Being a scientist is tough. There’s no two ways about it. It has huge rewards, but also involves a lot of dedication, hard work and Lady Luck. Late-night endeavours are frequent and don’t always lead to results. The system is slow, and publications don’t come easily. As graduate students, we are constantly under stress and, sometimes, we forget the bigger picture. If you want to keep your sanity, not being attached to the outcome of an experiment is a necessary quality in research. All the more reason not to take yourself too seriously. That is also why it is important to celebrate science and see the humour in it all.
Luckily, I am not the first person to think this way. Satire has been around for a long time to ease our displeasures with the world. Cue the Ig Nobel Prizes. This is not a typo, but rather a sort of parody of the Nobel Prizes. These awards are handed out every year for research considered improbable by the scientific humour magazine Annals of Improbable Research (AIR). Yes, such a magazine does exist.
The Ig Nobel Prizes have actually been around for over 20 years, and recognize genuine achievements. In 2012, one of the awards was given to a paper published in the Journal of Serendipitous and Unexpected Results (again, this is not a typo), for which a researcher (Craig Bennett of the University of California, Santa Barbara) used fMRi to examine the brain of a dead salmon as it was being shown pictures of humans to see whether it could detect emotions.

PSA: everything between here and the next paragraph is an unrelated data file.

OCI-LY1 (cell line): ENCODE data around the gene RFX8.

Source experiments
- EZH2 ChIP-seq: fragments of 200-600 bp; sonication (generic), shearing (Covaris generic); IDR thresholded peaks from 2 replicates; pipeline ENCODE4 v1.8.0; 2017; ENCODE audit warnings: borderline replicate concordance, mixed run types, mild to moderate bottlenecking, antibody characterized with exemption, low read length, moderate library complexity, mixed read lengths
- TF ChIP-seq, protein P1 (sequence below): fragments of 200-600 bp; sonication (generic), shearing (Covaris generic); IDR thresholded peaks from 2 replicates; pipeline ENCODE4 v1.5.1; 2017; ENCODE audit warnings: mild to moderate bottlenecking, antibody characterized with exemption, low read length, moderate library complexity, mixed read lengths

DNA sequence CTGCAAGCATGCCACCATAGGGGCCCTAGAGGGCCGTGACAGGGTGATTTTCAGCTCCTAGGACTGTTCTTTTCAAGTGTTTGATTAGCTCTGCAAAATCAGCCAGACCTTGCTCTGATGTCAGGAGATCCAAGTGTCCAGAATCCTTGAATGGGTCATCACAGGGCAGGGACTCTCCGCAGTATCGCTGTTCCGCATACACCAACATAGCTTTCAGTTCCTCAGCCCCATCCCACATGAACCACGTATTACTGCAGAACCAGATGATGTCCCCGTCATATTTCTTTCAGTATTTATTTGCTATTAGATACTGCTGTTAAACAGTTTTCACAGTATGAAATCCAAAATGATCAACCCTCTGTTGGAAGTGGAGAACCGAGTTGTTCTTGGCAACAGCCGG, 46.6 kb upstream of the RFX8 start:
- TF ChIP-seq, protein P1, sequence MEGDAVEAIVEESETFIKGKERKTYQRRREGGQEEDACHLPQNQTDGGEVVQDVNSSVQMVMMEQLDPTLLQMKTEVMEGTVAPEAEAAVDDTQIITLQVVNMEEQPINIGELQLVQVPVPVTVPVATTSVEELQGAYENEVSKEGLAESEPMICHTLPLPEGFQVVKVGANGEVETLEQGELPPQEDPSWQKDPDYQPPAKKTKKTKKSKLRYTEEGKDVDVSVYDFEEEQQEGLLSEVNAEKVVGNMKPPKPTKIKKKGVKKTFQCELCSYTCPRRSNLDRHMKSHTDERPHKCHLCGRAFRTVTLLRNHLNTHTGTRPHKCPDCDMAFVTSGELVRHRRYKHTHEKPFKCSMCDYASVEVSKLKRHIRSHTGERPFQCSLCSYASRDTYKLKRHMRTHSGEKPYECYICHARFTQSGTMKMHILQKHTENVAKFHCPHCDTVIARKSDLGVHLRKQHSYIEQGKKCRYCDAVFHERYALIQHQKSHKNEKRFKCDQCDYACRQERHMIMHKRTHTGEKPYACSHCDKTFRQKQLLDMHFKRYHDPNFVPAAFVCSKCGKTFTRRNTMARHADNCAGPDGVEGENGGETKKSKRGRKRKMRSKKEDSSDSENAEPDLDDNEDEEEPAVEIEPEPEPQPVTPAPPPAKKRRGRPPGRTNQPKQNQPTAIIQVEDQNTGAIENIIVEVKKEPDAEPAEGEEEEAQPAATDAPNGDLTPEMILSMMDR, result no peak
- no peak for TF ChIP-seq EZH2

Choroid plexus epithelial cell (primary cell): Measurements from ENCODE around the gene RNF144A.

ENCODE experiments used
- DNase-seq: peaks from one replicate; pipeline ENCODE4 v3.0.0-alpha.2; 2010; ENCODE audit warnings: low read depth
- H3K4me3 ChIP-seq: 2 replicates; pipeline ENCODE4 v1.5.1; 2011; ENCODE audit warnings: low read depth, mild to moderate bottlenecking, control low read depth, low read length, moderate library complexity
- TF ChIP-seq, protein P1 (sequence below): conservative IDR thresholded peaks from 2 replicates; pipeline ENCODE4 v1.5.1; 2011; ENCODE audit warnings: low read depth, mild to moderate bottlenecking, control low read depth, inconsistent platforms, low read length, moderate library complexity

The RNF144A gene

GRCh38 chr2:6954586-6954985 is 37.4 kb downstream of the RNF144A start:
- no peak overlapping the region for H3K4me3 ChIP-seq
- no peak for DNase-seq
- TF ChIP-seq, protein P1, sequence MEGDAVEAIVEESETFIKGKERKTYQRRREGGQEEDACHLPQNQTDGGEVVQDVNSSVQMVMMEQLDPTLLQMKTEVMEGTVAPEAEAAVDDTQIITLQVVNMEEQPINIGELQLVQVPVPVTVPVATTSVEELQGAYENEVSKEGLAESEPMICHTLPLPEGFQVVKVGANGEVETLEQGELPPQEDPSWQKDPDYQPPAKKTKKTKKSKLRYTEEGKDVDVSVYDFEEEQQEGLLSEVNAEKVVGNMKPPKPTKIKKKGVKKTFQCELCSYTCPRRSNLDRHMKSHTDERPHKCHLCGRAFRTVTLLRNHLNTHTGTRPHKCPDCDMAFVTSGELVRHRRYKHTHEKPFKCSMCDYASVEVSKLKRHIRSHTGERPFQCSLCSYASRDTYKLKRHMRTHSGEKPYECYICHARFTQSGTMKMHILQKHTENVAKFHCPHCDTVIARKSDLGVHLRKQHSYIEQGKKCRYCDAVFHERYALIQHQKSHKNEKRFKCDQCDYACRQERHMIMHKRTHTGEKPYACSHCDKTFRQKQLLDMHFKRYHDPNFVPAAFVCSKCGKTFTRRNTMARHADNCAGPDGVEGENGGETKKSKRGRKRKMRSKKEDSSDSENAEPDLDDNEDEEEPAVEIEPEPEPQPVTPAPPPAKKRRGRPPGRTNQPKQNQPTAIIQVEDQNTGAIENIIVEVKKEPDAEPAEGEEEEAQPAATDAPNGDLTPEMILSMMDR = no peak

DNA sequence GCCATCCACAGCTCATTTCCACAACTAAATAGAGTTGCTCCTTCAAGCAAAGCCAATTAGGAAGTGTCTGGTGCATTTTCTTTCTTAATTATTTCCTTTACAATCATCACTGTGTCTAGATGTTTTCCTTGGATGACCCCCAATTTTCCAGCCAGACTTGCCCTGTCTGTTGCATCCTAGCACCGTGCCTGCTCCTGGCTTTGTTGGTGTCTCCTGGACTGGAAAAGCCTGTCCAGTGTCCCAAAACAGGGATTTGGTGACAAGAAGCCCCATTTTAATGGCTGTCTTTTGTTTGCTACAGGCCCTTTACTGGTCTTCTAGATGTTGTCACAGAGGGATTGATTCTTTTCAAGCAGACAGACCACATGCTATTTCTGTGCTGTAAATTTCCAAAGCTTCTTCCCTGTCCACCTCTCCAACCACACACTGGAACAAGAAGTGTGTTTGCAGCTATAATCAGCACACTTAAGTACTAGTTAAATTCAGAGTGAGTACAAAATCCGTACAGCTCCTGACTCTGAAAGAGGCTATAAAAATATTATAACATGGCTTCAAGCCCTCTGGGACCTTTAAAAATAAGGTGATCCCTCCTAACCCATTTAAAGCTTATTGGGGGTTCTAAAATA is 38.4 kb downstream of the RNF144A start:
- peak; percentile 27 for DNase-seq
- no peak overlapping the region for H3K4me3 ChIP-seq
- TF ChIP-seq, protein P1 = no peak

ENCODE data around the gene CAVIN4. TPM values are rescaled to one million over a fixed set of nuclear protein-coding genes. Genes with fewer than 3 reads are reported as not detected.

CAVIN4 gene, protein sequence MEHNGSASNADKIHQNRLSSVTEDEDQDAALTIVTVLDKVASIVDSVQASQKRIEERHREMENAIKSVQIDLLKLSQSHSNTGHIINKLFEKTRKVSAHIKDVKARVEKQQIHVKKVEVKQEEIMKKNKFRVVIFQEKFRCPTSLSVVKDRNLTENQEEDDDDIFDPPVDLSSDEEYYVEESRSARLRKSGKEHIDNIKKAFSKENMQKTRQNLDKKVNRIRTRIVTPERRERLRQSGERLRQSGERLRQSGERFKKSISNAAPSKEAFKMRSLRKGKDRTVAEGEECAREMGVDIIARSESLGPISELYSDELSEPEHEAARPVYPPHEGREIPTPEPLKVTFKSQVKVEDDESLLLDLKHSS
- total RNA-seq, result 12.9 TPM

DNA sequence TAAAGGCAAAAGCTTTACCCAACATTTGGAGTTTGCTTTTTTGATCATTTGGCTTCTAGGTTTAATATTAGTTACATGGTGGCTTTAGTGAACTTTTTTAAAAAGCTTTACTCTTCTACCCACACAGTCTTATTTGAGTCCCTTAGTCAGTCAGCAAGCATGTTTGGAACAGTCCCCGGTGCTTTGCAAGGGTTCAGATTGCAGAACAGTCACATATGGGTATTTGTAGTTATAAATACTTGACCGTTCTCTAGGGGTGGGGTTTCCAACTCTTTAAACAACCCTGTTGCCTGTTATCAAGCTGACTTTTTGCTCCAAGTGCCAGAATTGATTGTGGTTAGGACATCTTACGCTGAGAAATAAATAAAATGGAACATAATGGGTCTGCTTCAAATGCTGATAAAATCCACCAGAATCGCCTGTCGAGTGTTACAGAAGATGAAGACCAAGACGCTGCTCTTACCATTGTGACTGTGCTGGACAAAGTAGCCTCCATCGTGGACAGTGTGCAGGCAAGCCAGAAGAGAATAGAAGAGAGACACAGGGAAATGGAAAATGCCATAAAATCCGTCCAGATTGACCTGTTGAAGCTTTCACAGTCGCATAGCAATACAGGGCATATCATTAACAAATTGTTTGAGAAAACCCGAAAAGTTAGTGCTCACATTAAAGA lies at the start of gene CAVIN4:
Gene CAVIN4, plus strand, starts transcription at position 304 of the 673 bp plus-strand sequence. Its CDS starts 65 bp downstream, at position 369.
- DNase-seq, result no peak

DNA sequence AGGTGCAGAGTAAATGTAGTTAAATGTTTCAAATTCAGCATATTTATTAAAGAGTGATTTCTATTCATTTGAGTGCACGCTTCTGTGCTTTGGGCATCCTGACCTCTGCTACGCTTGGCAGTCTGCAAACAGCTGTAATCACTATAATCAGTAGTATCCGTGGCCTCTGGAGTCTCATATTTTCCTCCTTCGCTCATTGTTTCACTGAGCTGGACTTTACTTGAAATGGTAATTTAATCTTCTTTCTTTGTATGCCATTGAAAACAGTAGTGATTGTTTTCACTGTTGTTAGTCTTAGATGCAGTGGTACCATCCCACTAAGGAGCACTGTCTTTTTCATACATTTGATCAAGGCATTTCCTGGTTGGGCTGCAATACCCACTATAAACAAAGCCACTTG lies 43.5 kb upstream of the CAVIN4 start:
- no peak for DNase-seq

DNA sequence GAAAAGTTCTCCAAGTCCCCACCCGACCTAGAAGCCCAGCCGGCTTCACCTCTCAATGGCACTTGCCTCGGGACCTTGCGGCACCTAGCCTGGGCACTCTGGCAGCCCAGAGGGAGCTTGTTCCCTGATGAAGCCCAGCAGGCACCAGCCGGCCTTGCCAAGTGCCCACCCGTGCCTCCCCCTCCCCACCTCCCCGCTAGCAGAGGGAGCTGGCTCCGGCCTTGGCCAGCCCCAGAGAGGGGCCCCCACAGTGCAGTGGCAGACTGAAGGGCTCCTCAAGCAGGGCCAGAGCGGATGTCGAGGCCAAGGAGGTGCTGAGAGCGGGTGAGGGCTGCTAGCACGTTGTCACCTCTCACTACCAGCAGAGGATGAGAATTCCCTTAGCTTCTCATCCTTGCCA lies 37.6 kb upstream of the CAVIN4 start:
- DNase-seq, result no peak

The whole salmon-in-an-MRI-scanner started as a joke. Before scanning a person, the equipment is checked and the background level is accounted for by using a phantom object as a control. Because any object can be used for this purpose, Bennett and colleagues, for the fun of it, decided to use random objects, which is how they ended up with a dead salmon in the MRI machine. The Ig Nobel Prizes’ motto is to “first make people laugh, and then make them think.” Funny as the subject matter may be, the paper’s authors argue that fMRI science can be prone to false signals and that scientists should use rigorous statistical corrections to interpret the data. If fMRI data is not carefully interpreted, brain researchers can potentially find brain activity anywhere, even in a dead fish.
One of our own McGill professors, Peter Brass, also won an Ig Nobel Prize in the past, for his work titled : injuries due to falling coconuts. Although it sounds like a laughing matter, such injuries are quite real in places like Papua New Guinea, where Prof. Brass was stationed as an MD and where people nap under palm trees. When asked about receiving an Ig Nobel Prize, he said: “Life is hard. It’s good to have a laugh now and then.”
Another award winner is probably also laughing now. Andre Geim from the University of Nijmegen became the first person to win both an Ig Nobel and a Nobel Prize. Incidentally, the Ig Nobel came first, in 2000, for research on frog levitation using electromagnetism. Then, in 2010, he shared the Nobel prize in physics for his work on graphene.
Perhaps we all need to risk a little ignobility in order to become noble. Work hard, be dedicated, but remember to take yourself lightly.For those who are interested, the next Ig Nobel Prize ceremony is scheduled for September 12, 2013.